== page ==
As for AML policies, individuals using Bitcoin for buying or selling goods in El Salvador are not subject to Anti-Money Laundering (AML) regulations, and the same exemption applies to IT companies that do not serve as custodians of Bitcoin for their clients. Salvadoran banks are also permitted to offer banking services and open bank accounts for Bitcoin service providers. However, they are prohibited from imposing commissions on government-issued Bitcoin wallets to promote financial inclusion. The Financial System Officer (SSF) is responsible for overseeing the compliance of service providers with the Bitcoin Law. For more information, refer to the report on El Salvador’s crypto laws.

Nigeria Another example is Nigeria. While not a part of the Nigerian banking system, crypto is still subject to regulations there. According to the recent regulations by the Nigerian Securities and Exchange Commission (SEC), all cryptocurrency exchanges operating in Nigeria must obtain a license, granting the SEC the authority to access their records. In Nigeria, these regulations pertaining to digital assets, often colloquially known as crypto assets, specifically outline a digital asset exchange (DAX) as "an electronic platform that enables the trading of virtual or digital assets."

In accordance with the SEC's regulations, these Digital Asset Exchanges (DAXs) will now be mandated to obtain a Virtual Asset Service Provider (VASP) license from the SEC. This involves complying with various requirements, such as application processing, registration fees, and other relevant charges.

Furthermore, cryptocurrency exchanges are obligated to furnish proof of a minimum paid-up capital amounting to 500 million nairas ($617,395), along with a current fidelity bond that covers at least 25% of the company's minimum paid-up capital.

A licensed DAX is also expected to adhere to SEC's regulatory provisions, which encompass providing an undertaking to guarantee the availability of records, ensuring the availability of necessary personnel and resources, implementing security measures, and establishing risk management protocols. Additionally, they are required to appoint a Chief Information Security Officer to mitigate cyber risks.

The situation in other developing countries with high crypto adoption rates (except El Salvador) is pretty similar to Nigeria: crypto is not a part of the banking system but is subject to pretty frugal regulations that target users’ protection.

Impact Crypto has been around for less than 15 years, which is an extremely small time frame when we’re talking about the long-term financial impact on a country’s economy. Additionally, Bitcoin was made the official currency of El Salvador only in 2021, and other developing countries joined the crypto adoption process even later. Because of this, we can’t really make any serious conclusions on whether that has been a profitable initiative. However, we can highlight some of the benefits:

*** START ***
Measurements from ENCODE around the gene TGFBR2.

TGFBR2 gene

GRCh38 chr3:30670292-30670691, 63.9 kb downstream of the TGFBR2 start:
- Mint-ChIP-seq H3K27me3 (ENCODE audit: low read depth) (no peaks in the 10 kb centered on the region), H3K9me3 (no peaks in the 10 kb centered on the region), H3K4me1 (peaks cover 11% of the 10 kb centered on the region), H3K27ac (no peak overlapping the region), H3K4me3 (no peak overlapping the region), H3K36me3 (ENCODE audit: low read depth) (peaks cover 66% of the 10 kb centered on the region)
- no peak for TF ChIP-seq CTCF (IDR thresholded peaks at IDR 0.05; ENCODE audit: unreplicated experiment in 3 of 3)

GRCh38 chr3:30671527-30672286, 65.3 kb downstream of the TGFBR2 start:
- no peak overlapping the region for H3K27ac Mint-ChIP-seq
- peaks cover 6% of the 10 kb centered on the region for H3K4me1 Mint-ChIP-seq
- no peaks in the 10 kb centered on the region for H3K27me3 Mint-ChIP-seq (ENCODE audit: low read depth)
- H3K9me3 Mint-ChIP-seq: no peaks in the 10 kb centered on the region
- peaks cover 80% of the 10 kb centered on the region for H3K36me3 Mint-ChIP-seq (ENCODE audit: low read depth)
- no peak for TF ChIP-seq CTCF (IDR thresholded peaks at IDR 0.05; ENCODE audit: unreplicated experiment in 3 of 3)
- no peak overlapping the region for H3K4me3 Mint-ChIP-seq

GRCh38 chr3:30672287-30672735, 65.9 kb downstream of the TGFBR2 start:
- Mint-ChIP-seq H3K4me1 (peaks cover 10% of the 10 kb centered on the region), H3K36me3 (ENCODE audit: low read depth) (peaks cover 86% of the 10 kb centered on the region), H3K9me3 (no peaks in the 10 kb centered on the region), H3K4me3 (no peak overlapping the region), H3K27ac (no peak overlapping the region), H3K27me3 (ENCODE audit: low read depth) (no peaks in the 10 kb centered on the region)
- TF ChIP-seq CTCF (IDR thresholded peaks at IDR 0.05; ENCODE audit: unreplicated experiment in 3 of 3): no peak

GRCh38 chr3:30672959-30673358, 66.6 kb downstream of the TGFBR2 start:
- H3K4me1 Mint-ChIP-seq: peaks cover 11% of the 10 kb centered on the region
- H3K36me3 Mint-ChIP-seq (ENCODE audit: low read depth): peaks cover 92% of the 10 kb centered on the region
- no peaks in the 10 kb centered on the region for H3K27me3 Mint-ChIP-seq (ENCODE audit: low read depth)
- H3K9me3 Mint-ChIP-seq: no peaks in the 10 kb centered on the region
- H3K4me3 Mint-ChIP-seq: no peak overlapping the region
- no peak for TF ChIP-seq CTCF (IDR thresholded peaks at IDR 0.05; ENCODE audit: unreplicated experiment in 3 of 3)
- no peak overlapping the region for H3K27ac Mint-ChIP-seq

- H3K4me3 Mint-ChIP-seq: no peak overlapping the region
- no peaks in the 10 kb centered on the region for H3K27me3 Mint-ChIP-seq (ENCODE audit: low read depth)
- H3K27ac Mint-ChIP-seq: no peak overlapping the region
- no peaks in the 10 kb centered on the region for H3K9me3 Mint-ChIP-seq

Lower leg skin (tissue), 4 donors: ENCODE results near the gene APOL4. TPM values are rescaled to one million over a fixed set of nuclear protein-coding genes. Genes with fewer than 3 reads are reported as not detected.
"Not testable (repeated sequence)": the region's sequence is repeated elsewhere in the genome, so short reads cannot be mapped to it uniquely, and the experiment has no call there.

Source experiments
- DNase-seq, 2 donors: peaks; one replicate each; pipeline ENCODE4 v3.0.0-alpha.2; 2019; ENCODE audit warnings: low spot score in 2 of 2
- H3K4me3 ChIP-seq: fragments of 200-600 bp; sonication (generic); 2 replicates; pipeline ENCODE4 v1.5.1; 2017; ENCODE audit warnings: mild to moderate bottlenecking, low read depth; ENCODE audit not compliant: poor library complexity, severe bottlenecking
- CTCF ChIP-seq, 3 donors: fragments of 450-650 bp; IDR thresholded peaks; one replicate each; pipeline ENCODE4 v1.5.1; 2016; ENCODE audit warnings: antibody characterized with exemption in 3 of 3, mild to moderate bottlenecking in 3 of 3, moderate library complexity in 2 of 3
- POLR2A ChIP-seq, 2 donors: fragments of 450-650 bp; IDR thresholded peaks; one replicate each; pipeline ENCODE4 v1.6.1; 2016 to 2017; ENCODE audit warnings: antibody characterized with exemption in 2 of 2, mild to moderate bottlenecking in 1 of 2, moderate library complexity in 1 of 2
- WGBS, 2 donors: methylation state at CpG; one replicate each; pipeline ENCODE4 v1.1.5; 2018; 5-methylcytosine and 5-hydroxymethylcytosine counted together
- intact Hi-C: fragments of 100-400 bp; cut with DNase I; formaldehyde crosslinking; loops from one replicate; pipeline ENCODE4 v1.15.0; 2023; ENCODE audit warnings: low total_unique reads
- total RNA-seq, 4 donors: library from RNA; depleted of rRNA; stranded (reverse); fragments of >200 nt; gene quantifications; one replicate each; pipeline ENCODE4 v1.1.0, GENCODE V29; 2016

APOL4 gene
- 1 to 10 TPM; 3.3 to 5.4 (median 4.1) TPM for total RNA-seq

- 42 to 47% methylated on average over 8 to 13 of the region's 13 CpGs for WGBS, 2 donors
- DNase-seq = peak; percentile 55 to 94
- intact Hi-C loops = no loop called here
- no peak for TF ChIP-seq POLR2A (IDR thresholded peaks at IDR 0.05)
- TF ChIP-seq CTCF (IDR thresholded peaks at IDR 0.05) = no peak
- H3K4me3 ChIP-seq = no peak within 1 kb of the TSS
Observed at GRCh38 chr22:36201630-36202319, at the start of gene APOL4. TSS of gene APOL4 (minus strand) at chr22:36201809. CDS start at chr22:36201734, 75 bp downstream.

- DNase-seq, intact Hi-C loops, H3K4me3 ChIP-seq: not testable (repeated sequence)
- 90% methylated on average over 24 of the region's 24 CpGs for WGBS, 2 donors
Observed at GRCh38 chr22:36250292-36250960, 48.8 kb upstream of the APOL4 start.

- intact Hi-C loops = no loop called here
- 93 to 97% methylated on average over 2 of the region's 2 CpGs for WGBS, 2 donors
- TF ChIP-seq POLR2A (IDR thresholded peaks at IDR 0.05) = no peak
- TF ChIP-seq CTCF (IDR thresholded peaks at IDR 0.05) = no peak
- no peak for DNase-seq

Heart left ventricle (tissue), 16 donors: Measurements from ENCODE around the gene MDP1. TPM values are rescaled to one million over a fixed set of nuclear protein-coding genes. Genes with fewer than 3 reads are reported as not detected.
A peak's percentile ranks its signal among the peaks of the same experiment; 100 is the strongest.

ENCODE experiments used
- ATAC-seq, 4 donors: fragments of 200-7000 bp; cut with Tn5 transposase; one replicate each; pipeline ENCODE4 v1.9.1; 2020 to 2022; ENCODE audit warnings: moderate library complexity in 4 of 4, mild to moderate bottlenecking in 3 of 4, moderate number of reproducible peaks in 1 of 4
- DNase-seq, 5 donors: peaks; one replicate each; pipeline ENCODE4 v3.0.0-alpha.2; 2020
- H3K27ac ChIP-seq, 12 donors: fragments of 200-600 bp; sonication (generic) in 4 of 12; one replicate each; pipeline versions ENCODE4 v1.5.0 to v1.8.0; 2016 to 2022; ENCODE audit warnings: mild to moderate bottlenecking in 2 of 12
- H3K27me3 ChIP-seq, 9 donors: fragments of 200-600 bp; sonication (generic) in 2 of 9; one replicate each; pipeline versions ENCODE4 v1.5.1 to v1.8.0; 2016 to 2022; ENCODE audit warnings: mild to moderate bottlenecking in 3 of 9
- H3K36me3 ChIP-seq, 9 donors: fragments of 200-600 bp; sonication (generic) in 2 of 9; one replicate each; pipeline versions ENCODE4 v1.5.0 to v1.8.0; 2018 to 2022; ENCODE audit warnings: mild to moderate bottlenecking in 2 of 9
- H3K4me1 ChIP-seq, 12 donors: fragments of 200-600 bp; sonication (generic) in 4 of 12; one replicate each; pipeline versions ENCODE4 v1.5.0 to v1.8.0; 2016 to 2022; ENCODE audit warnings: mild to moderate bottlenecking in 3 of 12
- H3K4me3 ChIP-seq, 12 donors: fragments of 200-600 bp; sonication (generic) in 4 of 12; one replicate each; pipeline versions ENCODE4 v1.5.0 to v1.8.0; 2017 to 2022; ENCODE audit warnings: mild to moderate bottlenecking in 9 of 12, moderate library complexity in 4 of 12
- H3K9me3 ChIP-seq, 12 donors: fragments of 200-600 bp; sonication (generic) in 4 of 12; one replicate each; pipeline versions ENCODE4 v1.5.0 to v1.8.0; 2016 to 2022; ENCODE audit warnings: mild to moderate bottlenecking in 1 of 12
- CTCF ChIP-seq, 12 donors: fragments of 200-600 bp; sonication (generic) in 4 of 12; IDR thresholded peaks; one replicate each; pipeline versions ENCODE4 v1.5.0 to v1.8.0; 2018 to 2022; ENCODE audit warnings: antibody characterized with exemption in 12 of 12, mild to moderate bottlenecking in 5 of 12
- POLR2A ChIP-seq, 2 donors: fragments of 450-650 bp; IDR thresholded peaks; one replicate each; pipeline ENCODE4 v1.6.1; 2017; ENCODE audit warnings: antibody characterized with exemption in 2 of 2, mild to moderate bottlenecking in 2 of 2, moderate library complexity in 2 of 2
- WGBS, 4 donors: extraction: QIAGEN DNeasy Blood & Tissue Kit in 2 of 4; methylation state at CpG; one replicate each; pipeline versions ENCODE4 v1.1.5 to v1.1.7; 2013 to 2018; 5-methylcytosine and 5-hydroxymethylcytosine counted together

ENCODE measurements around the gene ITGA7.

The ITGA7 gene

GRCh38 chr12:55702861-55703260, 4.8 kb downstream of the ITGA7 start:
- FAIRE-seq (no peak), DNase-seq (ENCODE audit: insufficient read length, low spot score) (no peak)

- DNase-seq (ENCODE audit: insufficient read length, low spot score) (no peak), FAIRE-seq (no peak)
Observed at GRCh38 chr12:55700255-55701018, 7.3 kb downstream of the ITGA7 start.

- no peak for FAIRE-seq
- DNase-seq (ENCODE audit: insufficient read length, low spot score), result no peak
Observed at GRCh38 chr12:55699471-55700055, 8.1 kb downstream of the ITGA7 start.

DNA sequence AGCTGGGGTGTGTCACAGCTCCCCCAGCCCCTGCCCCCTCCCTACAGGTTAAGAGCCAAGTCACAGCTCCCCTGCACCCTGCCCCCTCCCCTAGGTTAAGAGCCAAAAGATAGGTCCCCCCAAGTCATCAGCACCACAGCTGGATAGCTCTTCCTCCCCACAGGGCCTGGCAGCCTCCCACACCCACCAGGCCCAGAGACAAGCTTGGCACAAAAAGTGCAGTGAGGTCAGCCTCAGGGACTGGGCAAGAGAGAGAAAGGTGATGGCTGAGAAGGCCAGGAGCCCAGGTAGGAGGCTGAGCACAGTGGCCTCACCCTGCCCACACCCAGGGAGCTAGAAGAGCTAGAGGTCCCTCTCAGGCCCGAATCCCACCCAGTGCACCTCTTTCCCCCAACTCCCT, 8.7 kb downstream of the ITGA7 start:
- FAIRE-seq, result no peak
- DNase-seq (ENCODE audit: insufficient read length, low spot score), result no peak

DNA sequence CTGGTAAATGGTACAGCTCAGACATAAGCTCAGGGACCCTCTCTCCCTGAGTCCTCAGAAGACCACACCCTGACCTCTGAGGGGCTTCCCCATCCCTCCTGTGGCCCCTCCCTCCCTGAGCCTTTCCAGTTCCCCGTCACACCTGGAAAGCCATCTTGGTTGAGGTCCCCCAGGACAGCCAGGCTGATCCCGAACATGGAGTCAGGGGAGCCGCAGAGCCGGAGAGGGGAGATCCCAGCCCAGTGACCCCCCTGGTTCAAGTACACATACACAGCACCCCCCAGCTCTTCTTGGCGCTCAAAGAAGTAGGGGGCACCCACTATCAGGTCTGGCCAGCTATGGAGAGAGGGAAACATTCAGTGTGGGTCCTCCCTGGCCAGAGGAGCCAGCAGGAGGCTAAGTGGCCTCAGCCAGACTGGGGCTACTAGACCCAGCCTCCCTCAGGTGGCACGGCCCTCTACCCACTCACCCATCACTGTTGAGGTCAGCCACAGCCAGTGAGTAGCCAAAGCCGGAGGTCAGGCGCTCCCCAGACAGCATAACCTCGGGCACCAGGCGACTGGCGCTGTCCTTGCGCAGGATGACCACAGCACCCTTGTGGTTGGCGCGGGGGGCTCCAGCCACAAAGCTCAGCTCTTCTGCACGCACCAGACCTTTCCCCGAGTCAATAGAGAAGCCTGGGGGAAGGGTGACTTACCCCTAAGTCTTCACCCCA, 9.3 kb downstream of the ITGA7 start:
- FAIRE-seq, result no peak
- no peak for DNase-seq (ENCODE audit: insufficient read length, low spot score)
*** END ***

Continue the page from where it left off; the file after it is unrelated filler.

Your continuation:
1) Before the “Bitcoin law”, 70% of El Salvador’s population was unbanked. Being unbanked means that citizens don’t have access to loans, deposits, bank transfers, and a lot of other services that we’re so used to. They couldn’t send some money to a friend abroad, open a small business using a bank loan, or try to at least mitigate the inflation with bank deposits. Now, all these people have access to financial services through crypto. If a person in a country with an undeveloped banking sphere wants to send some money abroad, they can do it with a $0.001 fee and 5 minutes of their time.

2) Tourism in El Salvador has grown by 30%, bringing more than $1,400m in foreign currencies. Making Bitcoin an official currency was breaking news for crypto enthusiasts around the globe, which led to a boom in foreign partnerships and relationships. El Salvador has opened 2 Bitcoin embassies in Texas, USA, and Lugano, Switzerland.

Conclusion There might be a lot of reasons why the crypto adoption rate right now is lower than we would want it to be: lack of infrastructure, lack of trust, and lack of technology. However, we see that it hasn’t stopped crypto adoption in the countries that really needed crypto. So, carefully, we can make a conclusion that the only thing that really stands between the EU and mass crypto adoption is the regulatory landscape. We see that the market doesn’t need to be unregulated in order to grow - on the contrary, it needs clear and transparent regulations that will leave it room to grow while ensuring a safe and secure economic space.

© 2024 Benzinga.com. Benzinga does not provide investment advice. All rights reserved.